Free weights or machines?

July 12, 2018 by Len Canter, Healthday Reporter

(HealthDay)—Resistance or strength training isn't just for bodybuilders—it's for everyone, and it's essential to combat the natural tendency to lose muscle mass with age.

It also helps prevent and lowers body fat, and cholesterol.

You can strengthen muscles with everything from resistance bands to heavy soup cans. But most people choose between machines or free weights, which include dumbbells, barbells and cuffs that go on wrists and ankles. Factors influencing your decision include personal preference, your current fitness level and your training goals, as well as what equipment is most available to you.

If you're new to (or exercise in general), machines found at the gym are often considered the safer choice. Each one typically targets one muscle group at a time. You might like having the machine guide your range of motion, and you can increase the resistance with the touch of a lever or by moving a pin. You may need to adjust the seat or back position to accommodate your height. All-in-one weight machines with different stations are available for the home, and some styles are very compact.

While some people start with light free weights, others move to weights as they get stronger. They're safe as long as you use proper technique. That takes practice and often more instruction than machines, so you might want assistance from a fitness trainer to get you started.

Remember to be cautious when moving around . A good gym will have a wide variety of bars and plates to accommodate your increasing strength. For home use, a starter set of free weights is often affordable, and you can add to it as you progress.

If money is an issue, try exercises that use your own body weight as resistance, like chin-ups and push-ups.

Remember that proper form and technique are more important than what equipment you use. Always work large muscle groups first, then move to smaller ones. Train at least two days a week, but always with one or two days off between workouts.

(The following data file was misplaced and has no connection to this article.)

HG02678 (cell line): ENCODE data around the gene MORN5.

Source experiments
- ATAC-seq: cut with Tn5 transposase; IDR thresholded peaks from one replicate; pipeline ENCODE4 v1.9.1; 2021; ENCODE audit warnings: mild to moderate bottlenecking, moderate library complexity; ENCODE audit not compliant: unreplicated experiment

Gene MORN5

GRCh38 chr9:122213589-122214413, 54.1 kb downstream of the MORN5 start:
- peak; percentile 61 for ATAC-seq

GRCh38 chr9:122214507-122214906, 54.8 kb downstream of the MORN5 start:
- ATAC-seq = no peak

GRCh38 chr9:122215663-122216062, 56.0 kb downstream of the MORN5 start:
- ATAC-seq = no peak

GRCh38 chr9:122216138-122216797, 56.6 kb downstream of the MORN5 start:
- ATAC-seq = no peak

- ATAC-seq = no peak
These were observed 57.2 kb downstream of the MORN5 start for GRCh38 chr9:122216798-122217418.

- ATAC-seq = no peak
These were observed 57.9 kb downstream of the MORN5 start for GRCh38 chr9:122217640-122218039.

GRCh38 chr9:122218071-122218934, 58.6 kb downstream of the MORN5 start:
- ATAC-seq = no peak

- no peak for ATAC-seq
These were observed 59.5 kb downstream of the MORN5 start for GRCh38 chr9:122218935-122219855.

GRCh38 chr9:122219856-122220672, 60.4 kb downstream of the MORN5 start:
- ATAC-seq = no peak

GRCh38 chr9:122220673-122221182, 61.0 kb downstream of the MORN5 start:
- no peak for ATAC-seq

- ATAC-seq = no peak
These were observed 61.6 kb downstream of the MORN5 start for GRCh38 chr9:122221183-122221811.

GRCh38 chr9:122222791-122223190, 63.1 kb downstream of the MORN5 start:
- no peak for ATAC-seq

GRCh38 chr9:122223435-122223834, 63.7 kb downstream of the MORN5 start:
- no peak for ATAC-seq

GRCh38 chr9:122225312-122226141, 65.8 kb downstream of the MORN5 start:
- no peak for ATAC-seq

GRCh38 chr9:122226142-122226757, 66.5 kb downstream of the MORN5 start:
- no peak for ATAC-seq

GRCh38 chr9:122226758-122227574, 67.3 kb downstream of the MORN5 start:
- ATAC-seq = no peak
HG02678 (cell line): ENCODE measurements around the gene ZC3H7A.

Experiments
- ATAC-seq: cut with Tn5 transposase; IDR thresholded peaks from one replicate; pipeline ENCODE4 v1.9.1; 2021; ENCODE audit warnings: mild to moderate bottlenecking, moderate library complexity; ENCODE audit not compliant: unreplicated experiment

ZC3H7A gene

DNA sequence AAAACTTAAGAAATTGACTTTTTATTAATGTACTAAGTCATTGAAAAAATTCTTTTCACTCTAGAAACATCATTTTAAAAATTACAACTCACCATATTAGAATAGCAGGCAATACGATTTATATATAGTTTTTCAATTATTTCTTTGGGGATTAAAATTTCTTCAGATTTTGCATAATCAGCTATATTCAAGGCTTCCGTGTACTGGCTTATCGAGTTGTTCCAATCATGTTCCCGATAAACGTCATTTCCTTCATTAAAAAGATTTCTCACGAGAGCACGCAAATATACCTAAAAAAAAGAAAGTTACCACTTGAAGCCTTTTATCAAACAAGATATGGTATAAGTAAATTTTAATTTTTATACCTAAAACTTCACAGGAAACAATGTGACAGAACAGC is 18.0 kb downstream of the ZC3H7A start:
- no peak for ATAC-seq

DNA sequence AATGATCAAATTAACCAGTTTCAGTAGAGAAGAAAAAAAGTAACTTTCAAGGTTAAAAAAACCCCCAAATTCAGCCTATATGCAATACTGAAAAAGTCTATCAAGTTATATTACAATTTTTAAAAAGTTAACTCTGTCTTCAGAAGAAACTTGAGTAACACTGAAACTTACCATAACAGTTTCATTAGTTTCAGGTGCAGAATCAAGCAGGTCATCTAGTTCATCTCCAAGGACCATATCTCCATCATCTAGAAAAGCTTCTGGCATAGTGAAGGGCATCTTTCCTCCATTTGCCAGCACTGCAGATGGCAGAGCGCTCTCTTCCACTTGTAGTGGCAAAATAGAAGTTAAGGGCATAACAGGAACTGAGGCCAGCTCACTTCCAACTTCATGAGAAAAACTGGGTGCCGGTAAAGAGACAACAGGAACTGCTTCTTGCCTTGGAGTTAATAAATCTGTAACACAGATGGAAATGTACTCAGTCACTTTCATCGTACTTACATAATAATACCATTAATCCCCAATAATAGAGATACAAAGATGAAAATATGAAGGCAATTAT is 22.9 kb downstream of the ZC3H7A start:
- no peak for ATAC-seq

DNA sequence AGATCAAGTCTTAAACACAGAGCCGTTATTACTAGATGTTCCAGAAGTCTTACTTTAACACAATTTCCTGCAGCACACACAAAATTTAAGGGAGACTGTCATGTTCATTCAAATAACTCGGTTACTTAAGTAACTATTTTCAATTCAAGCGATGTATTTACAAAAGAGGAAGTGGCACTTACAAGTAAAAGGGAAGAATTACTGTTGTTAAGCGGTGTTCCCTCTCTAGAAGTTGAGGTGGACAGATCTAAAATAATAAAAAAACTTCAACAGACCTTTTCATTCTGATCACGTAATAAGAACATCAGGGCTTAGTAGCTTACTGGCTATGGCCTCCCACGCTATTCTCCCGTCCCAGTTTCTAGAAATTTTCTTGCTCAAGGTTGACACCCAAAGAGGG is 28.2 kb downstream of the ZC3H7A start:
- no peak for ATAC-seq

More information: The University of Delaware has details on choosing the best weight-training system for you.

Related Stories

Recommended for you

Don't count on your chickens counting

May 16, 2017

Clocks and calendars, sports scores and stock-market tickers - our society is saturated with numbers. One of the first things we teach our children is to count, just as we teach them their ABCs. But is this evidence of a ...

Cow embryos reveal new type of chromosome chimera

May 27, 2016

I've often wondered what happens between the time an egg is fertilized and the time the ball of cells that it becomes nestles into the uterine lining. It's a period that we know very little about, a black box of developmental ...

Shaving time to test antidotes for nerve agents

February 29, 2016

Imagine you wanted to know how much energy it took to bike up a mountain, but couldn't finish the ride to the peak yourself. So, to get the total energy required, you and a team of friends strap energy meters to your bikes ...

How the finch changes its tune

August 3, 2015

Like top musicians, songbirds train from a young age to weed out errors and trim variability from their songs, ultimately becoming consistent and reliable performers. But as with human musicians, even the best are not machines. ...

0 comments

Please sign in to add a comment. Registration is free, and takes less than a minute. Read more

Click here to reset your password.
Sign in to get notified via email when new comments are made.